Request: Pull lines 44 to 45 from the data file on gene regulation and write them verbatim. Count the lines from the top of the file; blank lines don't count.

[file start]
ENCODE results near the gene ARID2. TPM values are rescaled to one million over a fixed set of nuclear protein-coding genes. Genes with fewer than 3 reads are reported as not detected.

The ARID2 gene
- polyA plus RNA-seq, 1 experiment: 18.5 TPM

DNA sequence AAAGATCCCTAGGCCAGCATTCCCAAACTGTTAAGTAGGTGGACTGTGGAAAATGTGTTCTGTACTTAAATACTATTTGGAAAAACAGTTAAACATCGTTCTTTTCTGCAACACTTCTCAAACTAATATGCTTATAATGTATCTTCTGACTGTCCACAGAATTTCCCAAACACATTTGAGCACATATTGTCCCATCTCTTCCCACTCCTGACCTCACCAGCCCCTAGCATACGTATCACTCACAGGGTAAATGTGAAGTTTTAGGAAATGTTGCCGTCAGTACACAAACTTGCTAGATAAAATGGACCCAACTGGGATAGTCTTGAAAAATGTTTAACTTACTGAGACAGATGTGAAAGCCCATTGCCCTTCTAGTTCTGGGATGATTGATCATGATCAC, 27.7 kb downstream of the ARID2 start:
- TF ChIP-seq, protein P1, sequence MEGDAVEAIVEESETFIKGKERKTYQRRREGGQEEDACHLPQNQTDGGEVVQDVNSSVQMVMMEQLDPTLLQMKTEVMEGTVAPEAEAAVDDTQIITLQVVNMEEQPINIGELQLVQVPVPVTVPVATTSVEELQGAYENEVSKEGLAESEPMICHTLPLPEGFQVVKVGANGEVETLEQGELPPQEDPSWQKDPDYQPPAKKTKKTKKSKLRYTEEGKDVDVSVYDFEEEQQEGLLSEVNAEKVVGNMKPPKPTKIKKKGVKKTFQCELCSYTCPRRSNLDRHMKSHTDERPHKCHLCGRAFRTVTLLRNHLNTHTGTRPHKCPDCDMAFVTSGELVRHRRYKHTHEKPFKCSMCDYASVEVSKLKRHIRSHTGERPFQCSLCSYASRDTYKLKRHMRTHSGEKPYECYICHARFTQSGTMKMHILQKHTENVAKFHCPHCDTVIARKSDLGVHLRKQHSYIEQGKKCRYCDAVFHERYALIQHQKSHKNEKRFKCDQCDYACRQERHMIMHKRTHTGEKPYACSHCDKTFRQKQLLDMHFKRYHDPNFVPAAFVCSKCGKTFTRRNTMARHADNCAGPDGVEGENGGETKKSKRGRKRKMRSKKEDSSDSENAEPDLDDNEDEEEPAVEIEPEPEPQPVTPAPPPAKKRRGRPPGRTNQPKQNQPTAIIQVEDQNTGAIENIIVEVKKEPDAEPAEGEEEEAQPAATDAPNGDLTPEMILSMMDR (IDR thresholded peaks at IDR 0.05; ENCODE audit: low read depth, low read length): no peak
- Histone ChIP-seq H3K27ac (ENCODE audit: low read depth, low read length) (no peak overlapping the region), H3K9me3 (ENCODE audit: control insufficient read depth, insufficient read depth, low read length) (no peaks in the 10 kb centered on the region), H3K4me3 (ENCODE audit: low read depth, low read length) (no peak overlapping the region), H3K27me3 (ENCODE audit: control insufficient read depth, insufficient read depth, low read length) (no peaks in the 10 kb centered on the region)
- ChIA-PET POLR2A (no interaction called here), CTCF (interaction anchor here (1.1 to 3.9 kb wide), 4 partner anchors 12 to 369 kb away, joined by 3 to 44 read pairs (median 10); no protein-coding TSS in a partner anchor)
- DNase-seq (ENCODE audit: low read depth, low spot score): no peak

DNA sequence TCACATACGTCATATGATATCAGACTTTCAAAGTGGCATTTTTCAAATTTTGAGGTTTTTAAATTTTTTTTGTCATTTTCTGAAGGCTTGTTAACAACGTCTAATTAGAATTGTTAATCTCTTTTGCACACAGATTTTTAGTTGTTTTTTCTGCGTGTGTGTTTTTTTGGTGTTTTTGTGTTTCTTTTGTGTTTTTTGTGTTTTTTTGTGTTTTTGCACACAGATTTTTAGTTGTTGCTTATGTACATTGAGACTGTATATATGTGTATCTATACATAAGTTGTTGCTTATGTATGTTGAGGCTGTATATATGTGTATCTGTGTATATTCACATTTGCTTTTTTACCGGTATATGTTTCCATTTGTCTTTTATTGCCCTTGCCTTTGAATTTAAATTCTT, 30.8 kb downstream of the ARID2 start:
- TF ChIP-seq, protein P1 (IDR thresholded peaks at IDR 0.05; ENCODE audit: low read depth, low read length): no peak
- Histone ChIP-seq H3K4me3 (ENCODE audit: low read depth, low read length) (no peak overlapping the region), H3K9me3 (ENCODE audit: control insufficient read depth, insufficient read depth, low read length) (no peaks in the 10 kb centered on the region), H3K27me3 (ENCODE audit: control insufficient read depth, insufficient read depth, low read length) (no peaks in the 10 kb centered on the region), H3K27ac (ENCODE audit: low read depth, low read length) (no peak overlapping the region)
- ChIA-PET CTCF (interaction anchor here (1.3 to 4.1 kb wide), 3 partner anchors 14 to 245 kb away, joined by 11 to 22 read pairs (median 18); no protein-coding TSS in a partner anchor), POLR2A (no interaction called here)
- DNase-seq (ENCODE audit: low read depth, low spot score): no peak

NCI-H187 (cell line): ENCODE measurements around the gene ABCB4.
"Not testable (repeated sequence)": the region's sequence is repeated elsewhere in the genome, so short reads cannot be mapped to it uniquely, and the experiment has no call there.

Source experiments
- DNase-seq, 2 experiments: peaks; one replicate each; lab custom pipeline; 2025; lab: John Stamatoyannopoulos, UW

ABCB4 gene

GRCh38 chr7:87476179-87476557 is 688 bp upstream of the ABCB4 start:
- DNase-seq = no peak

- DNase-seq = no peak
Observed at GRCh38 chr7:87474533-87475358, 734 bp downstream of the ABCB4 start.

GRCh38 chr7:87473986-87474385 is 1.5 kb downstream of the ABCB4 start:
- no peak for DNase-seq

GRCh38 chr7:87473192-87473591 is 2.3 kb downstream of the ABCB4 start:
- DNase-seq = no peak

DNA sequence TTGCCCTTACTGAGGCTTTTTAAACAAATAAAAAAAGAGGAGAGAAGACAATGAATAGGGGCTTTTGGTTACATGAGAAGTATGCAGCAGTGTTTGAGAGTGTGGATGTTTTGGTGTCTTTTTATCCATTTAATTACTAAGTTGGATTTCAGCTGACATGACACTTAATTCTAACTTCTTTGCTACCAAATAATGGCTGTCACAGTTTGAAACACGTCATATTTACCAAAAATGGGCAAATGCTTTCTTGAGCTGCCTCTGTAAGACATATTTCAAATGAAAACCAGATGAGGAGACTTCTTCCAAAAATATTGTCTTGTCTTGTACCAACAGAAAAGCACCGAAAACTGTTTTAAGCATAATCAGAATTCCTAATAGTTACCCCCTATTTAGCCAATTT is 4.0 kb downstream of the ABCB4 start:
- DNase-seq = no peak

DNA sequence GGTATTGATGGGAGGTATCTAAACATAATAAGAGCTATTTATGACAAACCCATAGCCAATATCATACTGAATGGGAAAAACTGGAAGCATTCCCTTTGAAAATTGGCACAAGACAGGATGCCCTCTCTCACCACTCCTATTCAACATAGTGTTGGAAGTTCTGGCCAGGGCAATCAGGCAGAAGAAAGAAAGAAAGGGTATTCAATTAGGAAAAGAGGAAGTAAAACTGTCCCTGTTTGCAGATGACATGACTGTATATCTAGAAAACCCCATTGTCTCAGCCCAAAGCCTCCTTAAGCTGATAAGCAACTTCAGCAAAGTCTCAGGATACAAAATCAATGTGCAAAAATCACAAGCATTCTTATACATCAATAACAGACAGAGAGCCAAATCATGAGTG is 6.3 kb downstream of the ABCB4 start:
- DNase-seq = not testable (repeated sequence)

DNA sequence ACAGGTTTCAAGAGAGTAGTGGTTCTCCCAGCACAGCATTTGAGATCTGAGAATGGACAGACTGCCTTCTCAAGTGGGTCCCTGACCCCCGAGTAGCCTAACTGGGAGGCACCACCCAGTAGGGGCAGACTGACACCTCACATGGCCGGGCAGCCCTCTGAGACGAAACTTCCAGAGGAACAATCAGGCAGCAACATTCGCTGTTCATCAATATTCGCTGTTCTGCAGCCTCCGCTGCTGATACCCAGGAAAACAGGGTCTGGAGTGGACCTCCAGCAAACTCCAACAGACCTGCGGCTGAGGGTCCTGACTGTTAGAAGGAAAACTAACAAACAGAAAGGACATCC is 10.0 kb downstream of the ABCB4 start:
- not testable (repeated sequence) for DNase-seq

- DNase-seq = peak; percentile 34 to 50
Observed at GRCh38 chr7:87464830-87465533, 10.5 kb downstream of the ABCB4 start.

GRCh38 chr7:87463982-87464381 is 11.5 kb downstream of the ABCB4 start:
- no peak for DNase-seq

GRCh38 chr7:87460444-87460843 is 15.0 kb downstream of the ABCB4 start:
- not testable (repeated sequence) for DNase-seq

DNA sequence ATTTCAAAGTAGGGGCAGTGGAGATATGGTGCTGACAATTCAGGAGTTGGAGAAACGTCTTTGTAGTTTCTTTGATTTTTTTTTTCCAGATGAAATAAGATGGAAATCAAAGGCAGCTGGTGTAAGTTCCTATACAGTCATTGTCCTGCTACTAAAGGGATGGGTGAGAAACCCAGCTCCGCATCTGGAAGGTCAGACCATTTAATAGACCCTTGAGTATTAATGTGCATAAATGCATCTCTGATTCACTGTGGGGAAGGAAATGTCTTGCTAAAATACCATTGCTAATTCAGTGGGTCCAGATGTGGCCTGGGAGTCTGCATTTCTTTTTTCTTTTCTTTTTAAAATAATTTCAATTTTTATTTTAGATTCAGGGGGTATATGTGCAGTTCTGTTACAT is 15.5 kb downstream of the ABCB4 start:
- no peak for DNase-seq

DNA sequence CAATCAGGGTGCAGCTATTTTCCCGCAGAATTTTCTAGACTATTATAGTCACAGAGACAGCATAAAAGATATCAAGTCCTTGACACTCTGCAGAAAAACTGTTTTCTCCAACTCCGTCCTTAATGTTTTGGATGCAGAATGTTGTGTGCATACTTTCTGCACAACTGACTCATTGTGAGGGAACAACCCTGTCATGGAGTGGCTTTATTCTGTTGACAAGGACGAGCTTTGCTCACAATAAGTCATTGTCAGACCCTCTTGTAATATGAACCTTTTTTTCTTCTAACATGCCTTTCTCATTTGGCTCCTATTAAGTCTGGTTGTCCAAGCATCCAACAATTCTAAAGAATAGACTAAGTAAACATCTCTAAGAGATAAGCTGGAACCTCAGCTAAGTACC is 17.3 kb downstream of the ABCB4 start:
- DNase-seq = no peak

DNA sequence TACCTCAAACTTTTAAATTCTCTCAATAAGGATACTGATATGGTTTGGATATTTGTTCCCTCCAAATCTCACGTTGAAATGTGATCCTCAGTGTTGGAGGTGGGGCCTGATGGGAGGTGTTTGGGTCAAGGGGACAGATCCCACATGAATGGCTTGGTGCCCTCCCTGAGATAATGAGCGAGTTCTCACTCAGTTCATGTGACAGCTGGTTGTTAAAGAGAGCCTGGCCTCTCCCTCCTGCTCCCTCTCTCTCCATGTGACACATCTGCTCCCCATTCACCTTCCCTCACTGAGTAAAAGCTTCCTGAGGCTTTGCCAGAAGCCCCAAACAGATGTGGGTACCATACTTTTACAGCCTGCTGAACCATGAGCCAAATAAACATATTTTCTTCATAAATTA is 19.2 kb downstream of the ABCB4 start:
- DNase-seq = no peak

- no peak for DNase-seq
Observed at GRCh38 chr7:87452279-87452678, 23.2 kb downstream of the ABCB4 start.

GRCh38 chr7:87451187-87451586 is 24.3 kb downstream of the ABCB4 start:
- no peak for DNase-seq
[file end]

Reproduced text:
- DNase-seq = no peak

- no peak for DNase-seq